Another Dark Little Corner

moon phases

Started this before change to "New Blogger", as backup in case of trouble with digiphoto blog "In a Small Dark Room", or rants & links blog "Hello Cruel World" . Useful - at one stage Dark Room was there, but like the astrophysical Dark Matter, we could't see it ... better now, but kept Just In Case.

Your ABC

Click here to find out why.

There is nothing. There is no God and no universe, there is only empty space, and in it a lost and homeless and wandering and companionless and indestructible Thought. And I am that thought. And God, and the Universe, and Time, and Life, and Death, and Joy and Sorrow and Pain only a grotesque and brutal dream, evolved from the frantic imagination of that same Thought.
Mark Twain (letter to Joseph Twichell after his wife's death)
[me, on a bad day]

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The Atlanta Journal-Constitution cartoon by Mike Luckovich on 25 February, 2004
Commenting on the proposed Amendment to the USA Constitution to specifically disallow 'same-sex unions'

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'Damn! ", ", ", " ' (H Higgins)
Left hand slammed in car boot lid today. Blood, pain, etc. Now bandaged but sore. Typing slow, awkward. Will reduce comments, mail. V tired - bad week incl this.
Excellent cartoon.

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ArtLex art dictionary

for artists, collectors, students and educators in art production, criticism, history, aesthetics, and education
hooptedoodle - A literary word that, technically, has no place being in this dictionary. Stuff that gets in the way of a story's making progress, it is wordy, unnecessary, space-taking, and, typically, should be edited out. Related to balderdash, folderol, flummery, foolishness, and fill; nonsense, prattle, blather, bombast, and baloney.

Quotes about hooptedoodle:
    "I like a lot of talk in a book and I don't like to have nobody tell me what the guy looks like. I want to figure out what he looks like from the way he talks. . . . figure out what the guy's thinking from what he says. I like some description but not too much of that. . . . Sometimes I want a book to break loose with a bunch of hooptedoodle. . . . Spin up some pretty words maybe or sing a little song with language. That's nice. But I wish it was set aside so I don't have to read it. I don't want hooptedoodle to get mixed up with the story."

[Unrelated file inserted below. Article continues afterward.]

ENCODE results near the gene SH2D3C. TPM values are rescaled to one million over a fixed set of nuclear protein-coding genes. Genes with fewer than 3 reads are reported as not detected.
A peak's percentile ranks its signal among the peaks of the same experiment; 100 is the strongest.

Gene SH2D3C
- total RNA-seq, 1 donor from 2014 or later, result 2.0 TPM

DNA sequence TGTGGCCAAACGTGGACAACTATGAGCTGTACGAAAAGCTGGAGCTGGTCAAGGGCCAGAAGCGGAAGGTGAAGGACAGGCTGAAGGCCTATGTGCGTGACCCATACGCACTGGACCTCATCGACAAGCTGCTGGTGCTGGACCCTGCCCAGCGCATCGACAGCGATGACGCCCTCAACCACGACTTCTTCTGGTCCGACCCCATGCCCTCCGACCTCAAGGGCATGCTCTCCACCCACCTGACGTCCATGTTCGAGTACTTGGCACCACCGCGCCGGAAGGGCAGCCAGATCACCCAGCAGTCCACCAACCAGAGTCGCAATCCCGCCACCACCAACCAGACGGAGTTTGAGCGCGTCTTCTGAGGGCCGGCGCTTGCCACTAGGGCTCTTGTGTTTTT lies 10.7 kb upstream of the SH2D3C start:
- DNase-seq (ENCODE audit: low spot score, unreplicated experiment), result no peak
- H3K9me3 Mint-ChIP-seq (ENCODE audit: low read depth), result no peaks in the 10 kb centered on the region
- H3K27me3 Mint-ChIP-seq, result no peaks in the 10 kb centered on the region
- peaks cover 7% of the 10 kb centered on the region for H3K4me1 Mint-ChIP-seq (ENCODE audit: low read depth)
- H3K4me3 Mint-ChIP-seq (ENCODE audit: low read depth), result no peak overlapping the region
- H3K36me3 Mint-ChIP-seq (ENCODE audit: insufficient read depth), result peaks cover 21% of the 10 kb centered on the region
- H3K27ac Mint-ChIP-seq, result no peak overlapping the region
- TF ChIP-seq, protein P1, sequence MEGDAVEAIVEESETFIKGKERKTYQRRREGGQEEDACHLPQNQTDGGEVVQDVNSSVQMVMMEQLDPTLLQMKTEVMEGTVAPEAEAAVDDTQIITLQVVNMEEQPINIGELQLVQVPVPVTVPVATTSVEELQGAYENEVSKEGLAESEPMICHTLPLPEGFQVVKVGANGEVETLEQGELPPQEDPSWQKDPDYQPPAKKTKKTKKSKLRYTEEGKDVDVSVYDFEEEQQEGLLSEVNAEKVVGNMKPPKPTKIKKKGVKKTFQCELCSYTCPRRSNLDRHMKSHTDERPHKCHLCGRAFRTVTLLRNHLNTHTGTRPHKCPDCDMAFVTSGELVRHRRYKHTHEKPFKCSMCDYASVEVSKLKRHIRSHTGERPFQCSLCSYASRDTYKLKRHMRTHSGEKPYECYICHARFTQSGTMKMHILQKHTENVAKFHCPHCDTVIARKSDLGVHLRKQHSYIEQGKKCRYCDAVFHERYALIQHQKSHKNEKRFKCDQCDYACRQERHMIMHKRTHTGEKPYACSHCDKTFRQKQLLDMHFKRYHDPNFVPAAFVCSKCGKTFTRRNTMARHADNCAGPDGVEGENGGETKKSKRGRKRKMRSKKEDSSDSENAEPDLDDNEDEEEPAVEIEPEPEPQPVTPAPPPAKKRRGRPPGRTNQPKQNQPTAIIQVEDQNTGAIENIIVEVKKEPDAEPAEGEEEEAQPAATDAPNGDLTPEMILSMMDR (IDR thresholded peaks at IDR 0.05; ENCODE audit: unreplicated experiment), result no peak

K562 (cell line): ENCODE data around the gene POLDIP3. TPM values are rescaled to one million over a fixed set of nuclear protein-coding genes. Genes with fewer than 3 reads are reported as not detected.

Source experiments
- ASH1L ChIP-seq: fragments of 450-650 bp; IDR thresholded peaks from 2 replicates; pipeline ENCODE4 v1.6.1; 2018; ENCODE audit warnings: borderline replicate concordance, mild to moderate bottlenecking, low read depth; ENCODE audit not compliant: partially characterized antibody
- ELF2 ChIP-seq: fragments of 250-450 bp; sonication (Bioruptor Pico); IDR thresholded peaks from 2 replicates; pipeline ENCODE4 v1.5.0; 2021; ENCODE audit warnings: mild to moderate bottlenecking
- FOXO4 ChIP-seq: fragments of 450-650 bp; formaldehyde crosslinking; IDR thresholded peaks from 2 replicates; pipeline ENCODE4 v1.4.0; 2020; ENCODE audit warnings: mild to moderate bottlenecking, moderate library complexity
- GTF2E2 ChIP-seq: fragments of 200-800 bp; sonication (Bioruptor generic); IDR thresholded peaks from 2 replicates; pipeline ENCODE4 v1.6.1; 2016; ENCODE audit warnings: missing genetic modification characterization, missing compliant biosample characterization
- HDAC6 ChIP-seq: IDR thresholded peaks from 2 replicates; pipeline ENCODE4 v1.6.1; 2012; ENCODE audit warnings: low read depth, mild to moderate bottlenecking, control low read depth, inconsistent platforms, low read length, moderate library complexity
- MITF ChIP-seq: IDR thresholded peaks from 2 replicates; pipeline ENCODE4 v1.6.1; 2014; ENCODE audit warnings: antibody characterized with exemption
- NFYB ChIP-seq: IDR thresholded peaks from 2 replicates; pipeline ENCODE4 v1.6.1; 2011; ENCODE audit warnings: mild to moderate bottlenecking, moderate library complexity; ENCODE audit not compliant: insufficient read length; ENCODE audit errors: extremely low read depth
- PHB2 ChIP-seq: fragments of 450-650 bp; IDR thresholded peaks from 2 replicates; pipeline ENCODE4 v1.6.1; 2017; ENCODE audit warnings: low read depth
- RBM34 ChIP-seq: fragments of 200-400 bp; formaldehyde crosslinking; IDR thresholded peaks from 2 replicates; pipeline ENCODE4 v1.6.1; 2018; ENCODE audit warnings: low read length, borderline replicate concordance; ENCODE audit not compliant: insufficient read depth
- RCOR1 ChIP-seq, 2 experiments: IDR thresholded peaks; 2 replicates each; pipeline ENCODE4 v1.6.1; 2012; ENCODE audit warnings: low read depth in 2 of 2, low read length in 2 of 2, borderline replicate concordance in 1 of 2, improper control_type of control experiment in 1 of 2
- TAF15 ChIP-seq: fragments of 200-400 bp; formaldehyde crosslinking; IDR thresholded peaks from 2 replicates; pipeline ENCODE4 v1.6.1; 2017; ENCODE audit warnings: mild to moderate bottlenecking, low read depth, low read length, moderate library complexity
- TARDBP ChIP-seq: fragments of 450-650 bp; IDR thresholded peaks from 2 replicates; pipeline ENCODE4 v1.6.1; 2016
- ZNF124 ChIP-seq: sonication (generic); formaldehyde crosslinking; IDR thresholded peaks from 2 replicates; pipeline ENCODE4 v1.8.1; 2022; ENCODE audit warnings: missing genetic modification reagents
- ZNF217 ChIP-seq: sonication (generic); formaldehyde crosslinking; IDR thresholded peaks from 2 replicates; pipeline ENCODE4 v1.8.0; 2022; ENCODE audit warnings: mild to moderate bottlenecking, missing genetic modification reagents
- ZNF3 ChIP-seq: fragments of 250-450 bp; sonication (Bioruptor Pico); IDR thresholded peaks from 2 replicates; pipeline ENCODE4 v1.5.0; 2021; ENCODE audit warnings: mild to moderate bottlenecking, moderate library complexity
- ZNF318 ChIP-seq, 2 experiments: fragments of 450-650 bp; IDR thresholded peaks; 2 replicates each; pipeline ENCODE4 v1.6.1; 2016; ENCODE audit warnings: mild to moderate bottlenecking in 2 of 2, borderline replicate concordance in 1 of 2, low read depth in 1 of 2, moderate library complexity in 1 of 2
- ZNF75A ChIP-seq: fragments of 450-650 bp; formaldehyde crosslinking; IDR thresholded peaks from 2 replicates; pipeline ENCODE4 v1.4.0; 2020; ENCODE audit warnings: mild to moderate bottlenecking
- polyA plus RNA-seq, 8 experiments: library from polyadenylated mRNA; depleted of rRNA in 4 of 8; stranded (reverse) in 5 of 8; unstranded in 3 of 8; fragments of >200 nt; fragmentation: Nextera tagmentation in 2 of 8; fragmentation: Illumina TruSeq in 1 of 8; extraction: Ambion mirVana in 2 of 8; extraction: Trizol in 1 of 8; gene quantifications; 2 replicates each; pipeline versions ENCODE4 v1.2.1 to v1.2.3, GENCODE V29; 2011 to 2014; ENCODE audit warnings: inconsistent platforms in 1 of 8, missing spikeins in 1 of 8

Spoken by a character in a novel by John Steinbeck (1902-1968), American writer. Sweet Thursday, 1954, as quoted in the New York Times, July 16, 2001 thus,
    "What Steinbeck did in Sweet Thursday was title his chapters as an indication, though obscure, of what they cover. 'Whom the Gods Love They Drive Nuts' is one, 'Lousy Wednesday' is another. The third chapter is titled "Hooptedoodle 1" and the 38th chapter 'Hooptedoodle 2' as warnings to the reader, as if Steinbeck is saying: 'Here's where you'll see me taking flights of fancy with my writing, and it won't get in the way of the story. Skip them if you want.'"

Elmore Leonard, American novelist, temporary link New York Times, July 16, 2001.
Also see bad art, banausic, bric-a-brac, brummagem, camp, decoration, decorative, decorative arts, gewgaw, kitsch, ornament, taste, and tchotchke.

Also see the entry below, referring to Making Light's discussion of Elmore Leonard's discussion ... <starting to feel giddy, I'm circling so fast>

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Adding to the comments on "Elmore Leonards' 10 Rules of Writing" at
I don't think anyone there mentioned the rules George Orwell suggested at the end of his excellent essay "Politics and the English Language" (1946), so I present them here.
... one needs rules that one can rely on when instinct fails. I think the following rules will cover most cases:
    1. Never use a metaphor, simile or other figure of speech which you are used to seeing in print.
    2. Never use a long word where a short one will do.
    3. If it is possible to cut a word out, always cut it out.
    4. Never use the passive where you can use the active.
    5. Never use a foreign phrase, a scientific word or a jargon word if you can think of an everyday English equivalent.
    6. Break any of these rules sooner than say anything barbarous.

It has some other nice observations about usage in his time, many of which are still applicable.

And after all that kerfuffle for his Centenary too (Is a Centennial different?) Or was it that everyone was sick of hearing about him after that?
A sad side note. His works are/were available online here in Australia at but I believe that with our new "Free Trade Agreement" with the USA extending copyright from 50 years after the author's death to 70 years, that will no longer be legal.

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In case you hear someone quoting this (first pars are a couple of variations), check out the final paragraph from Bartleby:

"Our youth love luxury. They have bad manners, contempt for authority, and disrespect for their people. Children nowadays are tyrants. They no longer rise when their elders enter the room. They contradict their parents, chatter before company, gobble their food and tyrannize their teachers".
Children today are tyrants. They contradict their parents, gobble their food, and tyrannize their teachers. What will become of them? This world is truly coming to an end. - Socrates, 470-399 B.C
On Youth
Our youth now loves luxuries. They have bad manners, contempt for authority. They show disrespect for elders and they love to chatter instead of exercise. Children are now tyrants, not the servants, of their households. They no longer rise when elders enter the room. They contradict their parents, chatter before company, gobble up their food, and tyrannize their teachers. (Socrates, 425 BC)
AUTHOR: Socrates (469–399 B.C.)